François Jacob (1920-2013) was a French biochemist whose work has led to advances in the understanding of the ways in which genes are controlled. In 1965 he was awarded the Nobel Prize in Physiology or Medicine, together with Jacque Monod and André Lwoff, for his contribution to the field of biochemistry. His later work included studies on gene control and on embryogenesis. Besides the Nobel Prize, he also received the Lewis Thomas Prize for Writing about Science for 1996 and was elected a member of the French Academy in 1996.

Listeners: Michel Morange

Michel Morange est généticien et professeur à L'Université Paris VI ainsi qu'à l'Ecole Normale Supérieure où il dirige le Centre Cavaillès d'Histoire et de Philosophie des Sciences. Après l'obtention d'une license en Biochimie ainsi que de deux Doctorats, l'un en Biochimie, l'autre en Histoire et Philosophie des Sciences, il rejoint le laboratoire de Génétique Moléculaire dirigé par le Professeur François Jacob à l'Institut Pasteur. Ses principaux travaux de recherche se sont portés sur l'Histoire de la Biologie au XXème siècle, la naissance et le développement de la Biologie Moléculaire, ses transformations récentes et ses interactions avec les autres disciplines biologiques. Auteur de "La Part des Gènes" ainsi que de "Histoire de la Biologie Moléculaire", il est spécialiste de la structure, de la fonction et de l'ingénerie des protéines.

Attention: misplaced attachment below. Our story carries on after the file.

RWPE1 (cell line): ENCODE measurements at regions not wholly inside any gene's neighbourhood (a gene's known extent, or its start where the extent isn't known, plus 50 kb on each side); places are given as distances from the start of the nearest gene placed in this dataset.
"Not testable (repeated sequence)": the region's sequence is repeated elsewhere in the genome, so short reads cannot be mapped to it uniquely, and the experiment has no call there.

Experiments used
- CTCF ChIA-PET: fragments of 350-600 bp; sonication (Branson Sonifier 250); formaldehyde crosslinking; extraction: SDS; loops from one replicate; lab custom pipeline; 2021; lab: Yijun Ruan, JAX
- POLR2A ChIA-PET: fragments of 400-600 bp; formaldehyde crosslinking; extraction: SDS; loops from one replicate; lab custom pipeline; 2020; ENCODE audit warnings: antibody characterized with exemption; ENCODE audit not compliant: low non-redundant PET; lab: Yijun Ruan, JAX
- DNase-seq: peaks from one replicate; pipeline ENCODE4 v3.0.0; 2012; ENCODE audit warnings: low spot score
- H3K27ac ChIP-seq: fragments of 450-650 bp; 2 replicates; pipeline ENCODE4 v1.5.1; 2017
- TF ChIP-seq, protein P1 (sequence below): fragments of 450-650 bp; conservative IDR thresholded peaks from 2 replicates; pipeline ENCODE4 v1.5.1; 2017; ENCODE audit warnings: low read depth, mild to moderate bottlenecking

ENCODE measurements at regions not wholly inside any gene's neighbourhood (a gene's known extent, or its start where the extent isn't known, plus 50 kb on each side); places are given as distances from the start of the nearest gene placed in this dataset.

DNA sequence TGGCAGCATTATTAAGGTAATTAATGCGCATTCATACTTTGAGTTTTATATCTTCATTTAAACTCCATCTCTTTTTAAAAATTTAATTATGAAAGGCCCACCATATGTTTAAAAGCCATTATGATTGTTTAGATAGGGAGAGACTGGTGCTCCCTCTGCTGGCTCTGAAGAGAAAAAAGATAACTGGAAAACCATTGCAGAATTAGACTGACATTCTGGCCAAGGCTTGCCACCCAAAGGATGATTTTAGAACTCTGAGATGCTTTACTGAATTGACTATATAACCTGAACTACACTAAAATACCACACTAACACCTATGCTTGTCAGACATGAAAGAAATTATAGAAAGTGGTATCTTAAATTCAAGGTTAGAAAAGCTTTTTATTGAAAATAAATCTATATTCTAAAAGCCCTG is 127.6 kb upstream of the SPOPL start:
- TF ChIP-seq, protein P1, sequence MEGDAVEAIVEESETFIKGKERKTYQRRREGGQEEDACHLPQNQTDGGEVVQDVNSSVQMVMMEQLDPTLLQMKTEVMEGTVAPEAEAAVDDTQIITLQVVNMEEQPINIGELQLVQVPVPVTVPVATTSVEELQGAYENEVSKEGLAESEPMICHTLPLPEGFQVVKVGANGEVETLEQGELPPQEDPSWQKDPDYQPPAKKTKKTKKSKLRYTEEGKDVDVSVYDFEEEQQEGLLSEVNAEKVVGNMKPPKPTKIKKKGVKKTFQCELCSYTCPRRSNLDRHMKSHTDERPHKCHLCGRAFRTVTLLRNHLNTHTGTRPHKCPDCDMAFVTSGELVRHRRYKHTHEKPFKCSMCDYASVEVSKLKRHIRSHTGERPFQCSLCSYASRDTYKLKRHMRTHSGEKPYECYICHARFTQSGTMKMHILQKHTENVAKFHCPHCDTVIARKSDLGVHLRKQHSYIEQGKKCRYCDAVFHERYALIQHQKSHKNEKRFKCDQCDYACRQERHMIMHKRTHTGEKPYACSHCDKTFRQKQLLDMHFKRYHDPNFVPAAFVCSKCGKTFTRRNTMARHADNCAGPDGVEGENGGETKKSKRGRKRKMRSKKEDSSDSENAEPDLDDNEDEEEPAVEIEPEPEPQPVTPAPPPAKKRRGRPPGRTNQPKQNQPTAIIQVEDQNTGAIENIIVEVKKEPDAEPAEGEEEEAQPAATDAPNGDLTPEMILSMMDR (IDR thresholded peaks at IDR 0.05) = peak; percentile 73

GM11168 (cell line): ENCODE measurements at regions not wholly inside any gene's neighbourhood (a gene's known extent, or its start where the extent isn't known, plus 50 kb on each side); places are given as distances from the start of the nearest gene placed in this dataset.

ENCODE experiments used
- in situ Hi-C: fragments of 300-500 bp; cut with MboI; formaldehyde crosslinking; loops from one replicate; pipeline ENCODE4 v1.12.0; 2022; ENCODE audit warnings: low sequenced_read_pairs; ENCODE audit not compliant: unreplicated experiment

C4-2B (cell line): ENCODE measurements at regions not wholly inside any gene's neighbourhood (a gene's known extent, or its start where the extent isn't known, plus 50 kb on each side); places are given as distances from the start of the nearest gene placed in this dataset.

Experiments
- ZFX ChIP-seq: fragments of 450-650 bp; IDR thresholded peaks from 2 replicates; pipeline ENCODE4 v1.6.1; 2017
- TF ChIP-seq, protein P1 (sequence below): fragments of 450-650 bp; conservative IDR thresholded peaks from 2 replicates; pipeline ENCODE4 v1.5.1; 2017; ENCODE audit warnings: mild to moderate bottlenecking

Michel Morange is a professor of Biology and Director of the Centre Cavaillès of History and Philosophy of Science at the Ecole Normale Supérieure. After having obtained a Bachelor in biochemistry and two PhDs, one in Biochemistry, the other in History and Philosophy of Science, he went on to join the research unit of Molecular Genetics headed by François Jacob, in the Department of Molecular Biology at the Pasteur Institute, Paris. Together with Olivier Bensaude, he discovered that Heat Shock Proteins are specifically expressed on the onset of the mouse zygotic genome activation. Since then he has been working on the properties of Heat Shock Proteins, their role in aggregation and on the regulation of expression of these proteins during mouse embryogenesis. He is the author of 'A History of Molecular Biology' and 'The Misunderstood Gene'.

Duration: 2 minutes, 47 seconds

Date story recorded: October 2004

Date story went live: 24 January 2008